Faced with a devastating change in her daughter’s life, one mother learned to adapt to the new challenges she and her family faced with courage and strength
While walking in the woods, I discovered a tree that twisted around itself as it spiraled high above the forest floor. What misfortune of nature forced it to twist at a young age? Was it hit by lightning? Was the ground too hard and it had to adapt to severe growing conditions?
We all have obstacles and setbacks to overcome. Some are minor and some are huge, but it’s our choice how we allow them to touch our lives.
My own struggle to overcome severe conditions came when my thirty-five-year-old daughter was sentenced to life in prison without parole. My world, as I had viewed it, crashed around me into shards of brokenness. I dropped into depression as I hid in my house under my covers with all the window shades closed and disengaged from any involvement with other people. My daughter was in a maximum-security prison 300 miles away. How could I continue to enjoy my life when she couldn’t?
For six months I continued to plunge into darkness. But when my daughter’s two pre-teen children came to live with my husband and me, I had to decide: bend or break? When life throws us curves, do we fall apart, or do we find a way to endure and thrive?
With my grandkids now living with us, I knew I had to find a way to function and pull myself out of my ‘poor me’ state of mind. Should I change my mindset like the twisted tree needed to change its growth pattern? Should I look at my life obstacles as growth opportunities or as blockades? Was my soul telling me it’s defeated and it’s time to quit? Or was there a part of my being telling me I needed to adapt and look at my circumstances differently?
As a child, I loved the rainstorms that created puddles outside my house. I’d gleefully jump with both feet into the middle to see how far the splash would go. Sometimes the water went fully around me but often, it just squirted out to one side. Twists of nature, twists of life, twists of thinking.
A tree twisting at the base to overcome an obstacle to continue to grow into a beautiful tree. Our lives twisting and changing to adapt to lifetime struggles.
My daughter has now been incarcerated for nine years. During that time, I have come to believe that the way we choose to react to our trauma can be the Band-Aid we need to survive.
One day I stepped outside and felt the kiss of the gentle breeze on my cheek, the sweet smell of the lilac bush, the sound of a warbling bird, and the thrum of hummingbird wings. God and Mother Nature were giving me a wake-up call — as if they were saying…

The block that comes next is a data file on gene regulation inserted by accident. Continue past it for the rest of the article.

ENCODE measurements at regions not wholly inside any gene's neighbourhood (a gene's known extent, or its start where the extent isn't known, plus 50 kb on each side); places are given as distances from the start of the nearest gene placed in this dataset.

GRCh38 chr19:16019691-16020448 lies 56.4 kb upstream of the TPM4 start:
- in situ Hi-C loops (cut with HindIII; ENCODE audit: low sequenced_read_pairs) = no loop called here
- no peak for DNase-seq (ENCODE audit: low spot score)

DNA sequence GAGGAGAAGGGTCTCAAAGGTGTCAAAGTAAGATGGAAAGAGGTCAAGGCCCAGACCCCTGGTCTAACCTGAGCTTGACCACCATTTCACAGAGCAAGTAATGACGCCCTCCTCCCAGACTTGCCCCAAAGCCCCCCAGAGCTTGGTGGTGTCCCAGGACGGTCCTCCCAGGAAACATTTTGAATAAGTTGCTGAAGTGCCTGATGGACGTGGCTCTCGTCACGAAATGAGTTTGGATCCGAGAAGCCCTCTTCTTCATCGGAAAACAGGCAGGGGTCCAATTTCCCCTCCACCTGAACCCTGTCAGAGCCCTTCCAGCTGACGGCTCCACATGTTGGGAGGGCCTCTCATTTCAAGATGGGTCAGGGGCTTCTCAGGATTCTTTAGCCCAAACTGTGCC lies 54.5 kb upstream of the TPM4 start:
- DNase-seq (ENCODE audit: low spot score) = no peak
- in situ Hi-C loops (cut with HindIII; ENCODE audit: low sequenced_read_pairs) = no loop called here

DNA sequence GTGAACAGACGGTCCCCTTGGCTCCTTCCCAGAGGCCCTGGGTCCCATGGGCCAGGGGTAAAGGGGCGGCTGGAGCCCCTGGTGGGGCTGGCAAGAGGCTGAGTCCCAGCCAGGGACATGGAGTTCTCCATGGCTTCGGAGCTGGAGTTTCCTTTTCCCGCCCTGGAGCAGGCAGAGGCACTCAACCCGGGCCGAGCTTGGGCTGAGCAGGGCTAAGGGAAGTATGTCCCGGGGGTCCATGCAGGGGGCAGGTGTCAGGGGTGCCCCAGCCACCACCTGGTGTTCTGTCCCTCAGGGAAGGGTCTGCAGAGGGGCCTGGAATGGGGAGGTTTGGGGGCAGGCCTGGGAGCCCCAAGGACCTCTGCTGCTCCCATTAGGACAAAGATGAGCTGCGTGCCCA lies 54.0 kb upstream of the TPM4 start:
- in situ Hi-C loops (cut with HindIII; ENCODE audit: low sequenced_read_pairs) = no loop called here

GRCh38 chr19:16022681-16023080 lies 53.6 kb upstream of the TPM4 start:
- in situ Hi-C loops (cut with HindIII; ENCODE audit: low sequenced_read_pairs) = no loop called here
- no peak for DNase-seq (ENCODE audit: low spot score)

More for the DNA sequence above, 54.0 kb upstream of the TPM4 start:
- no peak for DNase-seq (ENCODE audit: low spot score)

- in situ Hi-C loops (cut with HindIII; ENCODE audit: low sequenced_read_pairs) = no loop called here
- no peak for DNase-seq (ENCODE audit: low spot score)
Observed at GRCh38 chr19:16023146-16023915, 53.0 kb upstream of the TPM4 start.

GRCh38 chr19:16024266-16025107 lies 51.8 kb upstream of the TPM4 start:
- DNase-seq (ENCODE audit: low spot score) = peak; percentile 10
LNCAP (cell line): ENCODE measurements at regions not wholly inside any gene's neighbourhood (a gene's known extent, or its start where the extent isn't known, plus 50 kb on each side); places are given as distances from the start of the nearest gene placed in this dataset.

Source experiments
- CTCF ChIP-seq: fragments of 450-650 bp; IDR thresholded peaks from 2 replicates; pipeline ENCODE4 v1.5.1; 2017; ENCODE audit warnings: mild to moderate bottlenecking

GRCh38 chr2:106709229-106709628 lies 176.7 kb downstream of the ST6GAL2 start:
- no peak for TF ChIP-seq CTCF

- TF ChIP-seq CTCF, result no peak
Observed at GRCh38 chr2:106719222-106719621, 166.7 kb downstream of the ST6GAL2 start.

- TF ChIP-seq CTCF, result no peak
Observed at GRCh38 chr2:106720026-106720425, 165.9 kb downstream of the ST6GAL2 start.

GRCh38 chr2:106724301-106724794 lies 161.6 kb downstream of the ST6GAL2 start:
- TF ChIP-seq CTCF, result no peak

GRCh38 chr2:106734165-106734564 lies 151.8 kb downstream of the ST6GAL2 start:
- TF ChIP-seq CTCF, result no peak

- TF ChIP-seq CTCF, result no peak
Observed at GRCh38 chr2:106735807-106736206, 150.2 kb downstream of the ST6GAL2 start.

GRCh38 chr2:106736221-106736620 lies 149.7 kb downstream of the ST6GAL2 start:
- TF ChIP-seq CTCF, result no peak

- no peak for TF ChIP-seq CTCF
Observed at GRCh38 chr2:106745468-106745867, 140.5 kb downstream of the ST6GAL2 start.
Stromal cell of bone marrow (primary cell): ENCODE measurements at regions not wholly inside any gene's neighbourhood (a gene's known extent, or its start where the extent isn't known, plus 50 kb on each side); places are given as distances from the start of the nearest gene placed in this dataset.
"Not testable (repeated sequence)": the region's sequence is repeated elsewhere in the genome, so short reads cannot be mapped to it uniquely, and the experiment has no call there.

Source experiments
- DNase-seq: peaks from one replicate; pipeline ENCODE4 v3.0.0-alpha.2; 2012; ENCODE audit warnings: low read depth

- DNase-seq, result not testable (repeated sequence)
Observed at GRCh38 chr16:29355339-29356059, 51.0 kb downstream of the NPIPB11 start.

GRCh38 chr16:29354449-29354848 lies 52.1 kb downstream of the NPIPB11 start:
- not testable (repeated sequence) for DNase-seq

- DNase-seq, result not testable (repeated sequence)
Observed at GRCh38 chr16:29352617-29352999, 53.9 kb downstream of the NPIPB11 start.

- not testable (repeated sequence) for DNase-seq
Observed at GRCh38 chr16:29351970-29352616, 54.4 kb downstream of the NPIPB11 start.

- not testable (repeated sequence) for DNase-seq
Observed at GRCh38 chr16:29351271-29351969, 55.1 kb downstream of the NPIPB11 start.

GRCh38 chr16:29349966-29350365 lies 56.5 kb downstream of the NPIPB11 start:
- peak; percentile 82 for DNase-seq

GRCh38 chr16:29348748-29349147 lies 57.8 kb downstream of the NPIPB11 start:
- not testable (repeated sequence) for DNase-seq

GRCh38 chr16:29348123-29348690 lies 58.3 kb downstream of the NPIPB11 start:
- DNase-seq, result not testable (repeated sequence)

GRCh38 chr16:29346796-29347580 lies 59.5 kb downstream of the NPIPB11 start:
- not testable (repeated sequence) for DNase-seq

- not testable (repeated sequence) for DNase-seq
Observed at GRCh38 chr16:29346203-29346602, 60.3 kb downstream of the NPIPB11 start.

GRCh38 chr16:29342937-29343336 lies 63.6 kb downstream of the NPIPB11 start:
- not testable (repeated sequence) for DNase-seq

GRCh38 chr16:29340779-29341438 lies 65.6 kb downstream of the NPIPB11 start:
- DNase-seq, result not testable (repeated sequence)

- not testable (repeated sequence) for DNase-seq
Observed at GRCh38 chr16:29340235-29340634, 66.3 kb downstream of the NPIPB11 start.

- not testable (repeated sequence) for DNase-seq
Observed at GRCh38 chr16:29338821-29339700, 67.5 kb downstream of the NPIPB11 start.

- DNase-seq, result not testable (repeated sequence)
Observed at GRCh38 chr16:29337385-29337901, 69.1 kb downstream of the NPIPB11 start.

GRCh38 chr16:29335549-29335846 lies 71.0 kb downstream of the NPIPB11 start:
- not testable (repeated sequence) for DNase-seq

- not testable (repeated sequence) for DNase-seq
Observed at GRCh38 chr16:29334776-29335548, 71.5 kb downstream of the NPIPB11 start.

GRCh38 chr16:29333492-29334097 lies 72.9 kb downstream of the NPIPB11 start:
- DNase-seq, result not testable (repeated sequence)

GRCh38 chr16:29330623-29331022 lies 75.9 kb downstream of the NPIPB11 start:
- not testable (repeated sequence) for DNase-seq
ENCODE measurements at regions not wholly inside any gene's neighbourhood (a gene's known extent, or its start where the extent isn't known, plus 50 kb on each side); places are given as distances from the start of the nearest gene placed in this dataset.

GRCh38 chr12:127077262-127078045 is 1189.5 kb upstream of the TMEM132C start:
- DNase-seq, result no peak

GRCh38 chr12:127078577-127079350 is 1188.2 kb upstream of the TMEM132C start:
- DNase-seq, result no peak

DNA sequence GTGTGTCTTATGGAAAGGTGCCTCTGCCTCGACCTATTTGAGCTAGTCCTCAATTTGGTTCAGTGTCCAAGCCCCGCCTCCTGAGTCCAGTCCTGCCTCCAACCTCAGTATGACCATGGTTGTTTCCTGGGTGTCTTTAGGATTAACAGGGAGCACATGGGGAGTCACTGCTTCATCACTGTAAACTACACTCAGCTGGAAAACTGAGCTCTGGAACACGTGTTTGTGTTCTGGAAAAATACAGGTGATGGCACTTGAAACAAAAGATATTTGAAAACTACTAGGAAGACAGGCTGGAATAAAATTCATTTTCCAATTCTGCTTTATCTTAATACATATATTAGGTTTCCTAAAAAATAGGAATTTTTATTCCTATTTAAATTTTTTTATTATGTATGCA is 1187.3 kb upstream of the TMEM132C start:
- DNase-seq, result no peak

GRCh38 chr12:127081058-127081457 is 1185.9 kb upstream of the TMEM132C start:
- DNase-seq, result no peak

Life goes on and you need to pull yourself together. Crawl out from under those covers and relish the good things in your life.
By acknowledging tiny blessings in nature, I began to see positive developments in my own life. My grandkids were safe and healthy. I was still able to occasionally visit my daughter who had begun to walk a path with Jesus. My prayers for an innocent verdict had not been answered, but if I looked closely, I could find tidbits of answered prayers in our new reality.
Nature calms me, so I often snap pictures of perseverance in the outside world. The tree that bent 180 degrees but didn’t break. The tiny wild strawberry bloom that sprouted out of a rock cliff. Many times, I will look up and marvel at the clouds; angel wings formed in wispy clouds are my favorite. I also relish rainbows after a storm. The prisms of pastels assure me that God is with me and His beautiful nature surrounds me.
Even when dark clouds quickly descend in our lives, as they can in nature, I remain mindful to look for the good in any situation. Instead of seeing a storm as a hurry, get indoors event, I now walk boldly into the rain that heaven is sending down and feel its droplets on my upturned face. I spread my arms wide and spin around. If the rainfall is plentiful enough to create puddles, I stomp that puddle and tell that storm thank you! It is, after all, Mother Nature’s way of cleansing the air and providing sustaining nourishment.
I have learned to see blessings amidst the chaos of my life.
Yes, my daughter is still incarcerated but I’m able to be thankful that as a family we have survived. I have learned to be like the twisted tree and persevere through difficult times. I’ve learned to change the way I look situations, searching for tidbits of wonder rather than trauma. You, too, can learn to see your world in a more positive and beautiful way… no matter what twists and turns life throws at you.
You may also enjoy reading Adapt, Heal & Thrive: A Q&A with Dr. Chad Woodard and Bill Miles